Postcard from New York

I SIT SOME 87 storeys above New York, sipping my Chardonnay and looking out over Manhattan to the Statue of Liberty, pondering the strange combination of luck, circumstance, raw ambition and folly that placed me here and now - at a benefit lunch at the Rainbow Room.

For me, part of the thrill of Manhattan is the knowledge that, while one's career may have placed one temporarily in the skies, who knows what the future brings - it could plummet, just as it rose, shooting 87 storeys down below into the peculiar perdition of a failed editor-in-chief - broke, broken and practically unemployable.

It's a chilling thought. And one that inevitably runs through the mind as I sit, later in the day, two rows in front of Michael Douglas, and one behind Camille Paglia, at the opening night of Sandra Bernhardt's Broadway show. Miss Bernhardt is hilarious, but she turns her eagle eye - with some sympathy, for sure, but enormous wit - on hubris and its often dire consequences.

I am a nervous soul, so it is not without a certain trepidation that I walk, in the company of my colleague Ethan, into the after-show party. Now Ethan is a walking, talking, six foot three advertisement for WASP America; handsome, smart, and above all else, fearless. This makes him the perfect companion at fancy parties.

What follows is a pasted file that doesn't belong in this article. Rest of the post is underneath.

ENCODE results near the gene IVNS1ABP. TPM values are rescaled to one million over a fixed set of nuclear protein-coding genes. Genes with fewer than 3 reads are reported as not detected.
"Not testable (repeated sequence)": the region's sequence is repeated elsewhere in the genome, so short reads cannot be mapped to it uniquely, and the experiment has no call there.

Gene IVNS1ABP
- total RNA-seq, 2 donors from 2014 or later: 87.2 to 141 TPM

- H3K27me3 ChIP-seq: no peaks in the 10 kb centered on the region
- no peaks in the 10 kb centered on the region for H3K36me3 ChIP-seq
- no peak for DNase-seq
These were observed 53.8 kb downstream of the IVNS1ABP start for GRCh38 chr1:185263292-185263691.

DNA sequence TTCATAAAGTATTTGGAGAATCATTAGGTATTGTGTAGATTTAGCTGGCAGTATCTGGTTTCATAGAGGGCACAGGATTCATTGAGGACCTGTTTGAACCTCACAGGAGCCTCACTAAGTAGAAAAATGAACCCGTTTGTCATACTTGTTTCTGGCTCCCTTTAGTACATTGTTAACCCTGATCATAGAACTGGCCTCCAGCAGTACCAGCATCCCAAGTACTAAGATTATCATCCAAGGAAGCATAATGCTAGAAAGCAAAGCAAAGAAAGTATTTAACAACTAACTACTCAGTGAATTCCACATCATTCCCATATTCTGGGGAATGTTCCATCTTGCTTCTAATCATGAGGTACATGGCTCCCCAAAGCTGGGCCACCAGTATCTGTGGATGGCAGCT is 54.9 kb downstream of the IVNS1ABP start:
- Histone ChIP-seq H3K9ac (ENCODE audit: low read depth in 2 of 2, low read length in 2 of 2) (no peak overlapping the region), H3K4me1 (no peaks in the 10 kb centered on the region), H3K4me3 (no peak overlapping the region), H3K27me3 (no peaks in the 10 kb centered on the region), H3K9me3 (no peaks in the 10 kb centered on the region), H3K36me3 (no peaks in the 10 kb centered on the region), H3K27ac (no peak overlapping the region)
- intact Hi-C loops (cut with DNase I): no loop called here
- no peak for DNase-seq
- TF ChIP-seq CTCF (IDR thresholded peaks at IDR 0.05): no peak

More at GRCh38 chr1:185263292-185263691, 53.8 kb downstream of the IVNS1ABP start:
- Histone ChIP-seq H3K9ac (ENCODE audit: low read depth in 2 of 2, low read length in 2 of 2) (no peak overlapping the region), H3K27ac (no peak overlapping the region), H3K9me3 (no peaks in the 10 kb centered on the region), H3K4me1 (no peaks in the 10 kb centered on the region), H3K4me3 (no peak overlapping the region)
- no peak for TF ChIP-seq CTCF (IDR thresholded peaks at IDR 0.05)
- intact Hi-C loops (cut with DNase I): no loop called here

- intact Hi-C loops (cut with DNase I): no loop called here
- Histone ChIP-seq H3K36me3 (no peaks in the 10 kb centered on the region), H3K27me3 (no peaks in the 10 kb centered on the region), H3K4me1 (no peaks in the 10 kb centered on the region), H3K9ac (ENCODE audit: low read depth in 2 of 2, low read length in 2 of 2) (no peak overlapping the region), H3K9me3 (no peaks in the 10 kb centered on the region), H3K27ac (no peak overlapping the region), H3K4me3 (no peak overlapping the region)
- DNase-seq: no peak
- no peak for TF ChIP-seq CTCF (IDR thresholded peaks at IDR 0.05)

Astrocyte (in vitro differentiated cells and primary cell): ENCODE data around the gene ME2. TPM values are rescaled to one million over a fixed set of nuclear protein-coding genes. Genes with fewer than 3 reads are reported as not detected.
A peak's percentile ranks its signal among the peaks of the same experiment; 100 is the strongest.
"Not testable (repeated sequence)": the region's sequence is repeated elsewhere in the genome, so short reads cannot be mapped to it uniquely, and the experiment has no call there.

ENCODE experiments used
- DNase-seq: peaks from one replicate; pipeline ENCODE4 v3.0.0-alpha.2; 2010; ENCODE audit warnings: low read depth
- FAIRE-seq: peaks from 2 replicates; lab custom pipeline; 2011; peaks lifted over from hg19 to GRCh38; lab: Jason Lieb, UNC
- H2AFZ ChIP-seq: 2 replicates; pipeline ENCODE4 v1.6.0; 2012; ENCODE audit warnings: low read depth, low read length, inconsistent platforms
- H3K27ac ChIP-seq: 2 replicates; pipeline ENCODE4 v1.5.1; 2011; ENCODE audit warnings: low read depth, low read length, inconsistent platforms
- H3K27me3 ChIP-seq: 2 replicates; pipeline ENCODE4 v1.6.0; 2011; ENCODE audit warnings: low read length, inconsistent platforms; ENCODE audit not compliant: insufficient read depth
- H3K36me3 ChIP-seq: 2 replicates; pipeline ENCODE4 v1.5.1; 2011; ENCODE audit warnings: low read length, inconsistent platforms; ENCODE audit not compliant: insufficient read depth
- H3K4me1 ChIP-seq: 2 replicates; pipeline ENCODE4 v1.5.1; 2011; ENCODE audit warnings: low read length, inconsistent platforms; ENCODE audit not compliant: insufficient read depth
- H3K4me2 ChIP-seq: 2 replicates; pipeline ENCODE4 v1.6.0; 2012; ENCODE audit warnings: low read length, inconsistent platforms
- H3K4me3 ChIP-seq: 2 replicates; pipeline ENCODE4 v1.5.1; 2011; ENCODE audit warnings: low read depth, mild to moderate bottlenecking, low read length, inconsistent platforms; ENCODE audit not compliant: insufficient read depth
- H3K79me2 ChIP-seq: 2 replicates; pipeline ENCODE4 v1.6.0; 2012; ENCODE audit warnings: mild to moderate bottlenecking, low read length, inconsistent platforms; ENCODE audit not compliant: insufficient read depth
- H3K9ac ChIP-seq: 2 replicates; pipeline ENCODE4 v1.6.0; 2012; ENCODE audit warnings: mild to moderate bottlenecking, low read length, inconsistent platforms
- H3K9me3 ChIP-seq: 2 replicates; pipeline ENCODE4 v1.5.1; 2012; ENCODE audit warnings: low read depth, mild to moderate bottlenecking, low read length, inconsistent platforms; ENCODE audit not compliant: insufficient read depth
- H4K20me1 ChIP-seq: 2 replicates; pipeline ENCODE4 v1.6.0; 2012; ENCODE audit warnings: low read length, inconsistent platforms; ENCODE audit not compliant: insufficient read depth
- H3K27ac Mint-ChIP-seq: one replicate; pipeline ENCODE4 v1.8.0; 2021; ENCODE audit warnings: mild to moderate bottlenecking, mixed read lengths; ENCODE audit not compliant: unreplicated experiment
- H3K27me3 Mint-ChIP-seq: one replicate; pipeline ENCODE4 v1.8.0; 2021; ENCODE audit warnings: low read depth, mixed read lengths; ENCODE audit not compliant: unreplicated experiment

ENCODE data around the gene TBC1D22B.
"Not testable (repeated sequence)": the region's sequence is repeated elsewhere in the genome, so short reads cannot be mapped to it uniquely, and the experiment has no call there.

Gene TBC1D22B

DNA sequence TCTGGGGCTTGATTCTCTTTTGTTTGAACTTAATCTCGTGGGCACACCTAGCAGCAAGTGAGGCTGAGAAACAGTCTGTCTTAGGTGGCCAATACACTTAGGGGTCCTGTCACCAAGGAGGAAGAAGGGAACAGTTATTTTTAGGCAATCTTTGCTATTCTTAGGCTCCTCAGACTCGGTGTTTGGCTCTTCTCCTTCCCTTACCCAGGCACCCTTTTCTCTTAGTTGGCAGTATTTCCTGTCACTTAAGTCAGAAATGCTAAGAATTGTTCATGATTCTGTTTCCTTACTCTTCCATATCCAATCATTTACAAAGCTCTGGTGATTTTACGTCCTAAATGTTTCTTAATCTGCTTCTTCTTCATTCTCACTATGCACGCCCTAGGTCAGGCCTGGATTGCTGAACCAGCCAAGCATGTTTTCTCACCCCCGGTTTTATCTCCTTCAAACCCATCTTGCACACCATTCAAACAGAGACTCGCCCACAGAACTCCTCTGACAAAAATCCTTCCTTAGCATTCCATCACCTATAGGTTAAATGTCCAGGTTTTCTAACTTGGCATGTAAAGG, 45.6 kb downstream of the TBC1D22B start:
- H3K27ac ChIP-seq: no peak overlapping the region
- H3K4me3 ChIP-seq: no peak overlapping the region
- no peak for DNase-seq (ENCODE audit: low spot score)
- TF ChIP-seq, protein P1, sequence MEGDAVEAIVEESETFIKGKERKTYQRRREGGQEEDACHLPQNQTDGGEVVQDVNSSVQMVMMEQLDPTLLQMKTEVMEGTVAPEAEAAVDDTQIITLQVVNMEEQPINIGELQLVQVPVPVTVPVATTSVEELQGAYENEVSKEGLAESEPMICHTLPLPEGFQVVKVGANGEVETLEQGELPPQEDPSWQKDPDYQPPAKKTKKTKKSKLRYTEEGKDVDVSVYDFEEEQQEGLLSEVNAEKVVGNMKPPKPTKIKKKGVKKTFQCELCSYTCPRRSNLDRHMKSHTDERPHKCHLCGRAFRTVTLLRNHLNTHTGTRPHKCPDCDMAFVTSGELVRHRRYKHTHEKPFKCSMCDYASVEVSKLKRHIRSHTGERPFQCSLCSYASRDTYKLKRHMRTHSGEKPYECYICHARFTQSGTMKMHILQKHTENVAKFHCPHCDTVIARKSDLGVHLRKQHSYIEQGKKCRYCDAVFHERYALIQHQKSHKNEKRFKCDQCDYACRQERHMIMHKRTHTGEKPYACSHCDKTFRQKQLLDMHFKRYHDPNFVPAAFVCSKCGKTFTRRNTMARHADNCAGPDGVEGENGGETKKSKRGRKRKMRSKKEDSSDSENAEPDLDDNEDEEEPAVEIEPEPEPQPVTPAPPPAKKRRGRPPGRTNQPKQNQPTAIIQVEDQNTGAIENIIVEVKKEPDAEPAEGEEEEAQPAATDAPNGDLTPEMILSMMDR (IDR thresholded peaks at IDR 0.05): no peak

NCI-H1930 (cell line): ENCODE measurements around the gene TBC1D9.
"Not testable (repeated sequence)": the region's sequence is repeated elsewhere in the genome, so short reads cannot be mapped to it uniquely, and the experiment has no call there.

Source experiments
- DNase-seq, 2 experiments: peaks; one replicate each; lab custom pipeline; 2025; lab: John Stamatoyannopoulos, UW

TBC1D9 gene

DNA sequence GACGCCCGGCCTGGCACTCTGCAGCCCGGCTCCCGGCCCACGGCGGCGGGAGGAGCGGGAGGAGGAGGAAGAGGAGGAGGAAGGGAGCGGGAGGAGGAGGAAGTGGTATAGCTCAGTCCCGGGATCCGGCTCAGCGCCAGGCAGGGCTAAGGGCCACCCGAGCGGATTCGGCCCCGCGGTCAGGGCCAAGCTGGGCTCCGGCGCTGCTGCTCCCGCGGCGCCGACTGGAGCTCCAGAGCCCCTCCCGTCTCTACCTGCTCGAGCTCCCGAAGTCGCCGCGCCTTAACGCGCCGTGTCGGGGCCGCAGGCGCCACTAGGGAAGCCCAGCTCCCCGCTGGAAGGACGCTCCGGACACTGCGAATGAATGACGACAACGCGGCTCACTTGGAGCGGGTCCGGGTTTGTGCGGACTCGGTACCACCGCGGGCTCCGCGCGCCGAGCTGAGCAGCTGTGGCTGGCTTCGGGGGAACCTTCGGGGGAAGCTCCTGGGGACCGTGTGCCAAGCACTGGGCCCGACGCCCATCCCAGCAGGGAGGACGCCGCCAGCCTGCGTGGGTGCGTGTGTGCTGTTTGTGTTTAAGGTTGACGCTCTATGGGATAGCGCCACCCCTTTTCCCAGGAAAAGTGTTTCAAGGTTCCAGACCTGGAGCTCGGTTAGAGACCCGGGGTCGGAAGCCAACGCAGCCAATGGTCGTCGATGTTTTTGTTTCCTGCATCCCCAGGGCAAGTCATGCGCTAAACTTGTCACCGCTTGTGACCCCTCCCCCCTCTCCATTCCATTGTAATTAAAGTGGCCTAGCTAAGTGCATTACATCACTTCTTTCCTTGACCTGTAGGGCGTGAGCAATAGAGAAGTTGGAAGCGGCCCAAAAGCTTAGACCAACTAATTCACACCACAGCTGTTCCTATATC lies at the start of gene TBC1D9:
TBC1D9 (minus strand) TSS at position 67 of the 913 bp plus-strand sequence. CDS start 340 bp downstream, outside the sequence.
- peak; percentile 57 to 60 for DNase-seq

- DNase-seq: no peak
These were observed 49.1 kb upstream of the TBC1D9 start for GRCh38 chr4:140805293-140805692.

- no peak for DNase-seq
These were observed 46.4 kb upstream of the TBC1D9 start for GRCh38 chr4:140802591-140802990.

True, it's generally a mistake to go anywhere with someone considerably more attractive than yourself. There's nothing more irritating, surely, than the person you're talking to looking over your shoulder to look at the person you're with. But as you grow older, this is the kind of thing you must learn to accept. Somehow.

Of course Ethan would be a disaster - and quite unthinkable - if one's ambitions for the night were romantic. I would simply never score. But the big advantage of going to something like the Sandra Bernhardt party with Ethan is that he spurs me on to do the right thing, as if I had all the might of the Conde Nast editor-as-star-system (not to mention the dress allowance) behind me, because tonight I talk to the right people.

He elbows me sharply to say "hi" to Sandra, to thank her for being our November cover star, and to say "hello" to Camille (and yes, we'd love you to write for the mag). The funny side of all of this side of New York life first becomes apparent when some girl comes up, bums a cigarette and says, quite superfluously - we've already given her one - "It's not for me, it's for Gina Gershon."

Later on at Barney's, at the launch party for Simon Doonan's book, Ethan nudges me again, and hisses with excitement, "There's Yves St Laurent, go talk to him." I do, explaining what a fan I am, how much I admire the work of Hedi Slimane at Rive Gauche. "Yves" turns round and says "Gee, thanks!" in a Brooklyn accent. It's not Yves, it's some other guy with big specs, and I've blundered. In this town, that kind of thing can be fatal.

Believe me.

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